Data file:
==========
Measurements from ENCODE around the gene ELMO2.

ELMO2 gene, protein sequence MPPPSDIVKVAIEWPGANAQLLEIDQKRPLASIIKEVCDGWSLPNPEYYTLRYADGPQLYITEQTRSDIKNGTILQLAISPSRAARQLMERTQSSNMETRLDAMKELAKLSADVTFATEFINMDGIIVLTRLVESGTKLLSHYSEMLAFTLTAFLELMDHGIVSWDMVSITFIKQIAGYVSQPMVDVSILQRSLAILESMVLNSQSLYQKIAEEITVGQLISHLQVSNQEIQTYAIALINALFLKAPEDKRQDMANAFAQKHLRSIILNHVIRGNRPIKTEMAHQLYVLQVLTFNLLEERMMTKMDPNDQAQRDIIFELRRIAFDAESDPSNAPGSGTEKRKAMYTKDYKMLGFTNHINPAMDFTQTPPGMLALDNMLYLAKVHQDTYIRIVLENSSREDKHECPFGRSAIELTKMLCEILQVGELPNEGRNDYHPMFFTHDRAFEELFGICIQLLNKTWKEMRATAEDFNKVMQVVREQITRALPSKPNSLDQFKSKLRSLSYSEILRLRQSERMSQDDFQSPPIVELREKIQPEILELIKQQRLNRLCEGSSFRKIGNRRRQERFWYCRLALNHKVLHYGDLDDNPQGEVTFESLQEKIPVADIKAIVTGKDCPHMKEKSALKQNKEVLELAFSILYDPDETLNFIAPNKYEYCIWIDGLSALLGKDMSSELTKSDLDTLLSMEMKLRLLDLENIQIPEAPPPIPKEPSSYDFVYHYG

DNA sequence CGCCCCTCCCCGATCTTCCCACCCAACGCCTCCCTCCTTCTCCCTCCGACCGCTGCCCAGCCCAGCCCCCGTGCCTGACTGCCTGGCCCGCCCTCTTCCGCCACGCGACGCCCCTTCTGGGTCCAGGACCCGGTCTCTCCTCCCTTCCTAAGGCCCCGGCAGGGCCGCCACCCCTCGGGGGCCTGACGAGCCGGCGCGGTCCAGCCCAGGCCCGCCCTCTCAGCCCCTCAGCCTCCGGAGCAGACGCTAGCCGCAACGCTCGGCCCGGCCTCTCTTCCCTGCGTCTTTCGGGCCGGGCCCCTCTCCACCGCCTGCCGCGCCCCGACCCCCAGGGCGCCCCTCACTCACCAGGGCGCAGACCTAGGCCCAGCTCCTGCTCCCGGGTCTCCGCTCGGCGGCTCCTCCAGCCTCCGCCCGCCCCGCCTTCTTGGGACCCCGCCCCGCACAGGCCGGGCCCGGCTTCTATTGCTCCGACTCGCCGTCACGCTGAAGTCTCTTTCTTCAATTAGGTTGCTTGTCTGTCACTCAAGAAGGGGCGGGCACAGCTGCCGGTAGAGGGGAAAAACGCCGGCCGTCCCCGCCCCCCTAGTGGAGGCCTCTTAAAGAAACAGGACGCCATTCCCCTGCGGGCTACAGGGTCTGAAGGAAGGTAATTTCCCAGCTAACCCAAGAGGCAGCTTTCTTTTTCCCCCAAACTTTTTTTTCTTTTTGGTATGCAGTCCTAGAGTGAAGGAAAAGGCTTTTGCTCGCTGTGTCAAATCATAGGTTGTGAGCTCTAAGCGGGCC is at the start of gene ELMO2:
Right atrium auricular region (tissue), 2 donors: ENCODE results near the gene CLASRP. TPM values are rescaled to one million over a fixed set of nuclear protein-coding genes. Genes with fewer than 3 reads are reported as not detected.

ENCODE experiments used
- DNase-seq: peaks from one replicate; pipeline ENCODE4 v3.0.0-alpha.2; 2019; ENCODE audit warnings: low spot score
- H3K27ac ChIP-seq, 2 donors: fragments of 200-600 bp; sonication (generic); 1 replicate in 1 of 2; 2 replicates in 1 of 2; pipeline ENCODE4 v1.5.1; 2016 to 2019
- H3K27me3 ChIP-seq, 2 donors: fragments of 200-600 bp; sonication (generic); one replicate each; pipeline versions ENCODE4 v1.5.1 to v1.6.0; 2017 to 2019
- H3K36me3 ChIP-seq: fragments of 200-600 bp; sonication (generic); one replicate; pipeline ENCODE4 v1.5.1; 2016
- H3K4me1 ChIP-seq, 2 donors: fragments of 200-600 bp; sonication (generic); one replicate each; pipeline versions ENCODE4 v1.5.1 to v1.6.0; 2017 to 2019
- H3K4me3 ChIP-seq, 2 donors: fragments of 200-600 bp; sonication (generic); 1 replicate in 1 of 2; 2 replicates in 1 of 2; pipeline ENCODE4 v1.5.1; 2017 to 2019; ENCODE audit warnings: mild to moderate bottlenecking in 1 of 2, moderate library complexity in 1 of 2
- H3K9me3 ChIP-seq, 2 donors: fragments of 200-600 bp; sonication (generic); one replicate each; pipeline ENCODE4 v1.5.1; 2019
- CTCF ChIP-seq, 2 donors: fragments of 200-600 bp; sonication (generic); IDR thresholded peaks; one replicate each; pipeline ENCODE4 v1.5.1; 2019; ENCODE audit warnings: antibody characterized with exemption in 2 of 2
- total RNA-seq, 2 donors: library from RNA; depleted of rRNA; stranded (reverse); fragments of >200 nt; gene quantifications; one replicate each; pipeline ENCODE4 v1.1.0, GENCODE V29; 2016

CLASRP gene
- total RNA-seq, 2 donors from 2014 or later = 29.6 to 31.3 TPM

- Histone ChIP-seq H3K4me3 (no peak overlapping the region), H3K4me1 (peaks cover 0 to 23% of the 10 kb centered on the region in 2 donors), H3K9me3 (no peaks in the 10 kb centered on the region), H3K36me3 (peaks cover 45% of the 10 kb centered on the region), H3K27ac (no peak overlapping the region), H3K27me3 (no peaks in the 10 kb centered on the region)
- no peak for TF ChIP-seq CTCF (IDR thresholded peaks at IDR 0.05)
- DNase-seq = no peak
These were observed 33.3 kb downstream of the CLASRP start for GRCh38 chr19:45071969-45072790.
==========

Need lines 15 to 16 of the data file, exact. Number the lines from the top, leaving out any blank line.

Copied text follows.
CLASRP gene
- total RNA-seq, 2 donors from 2014 or later = 29.6 to 31.3 TPM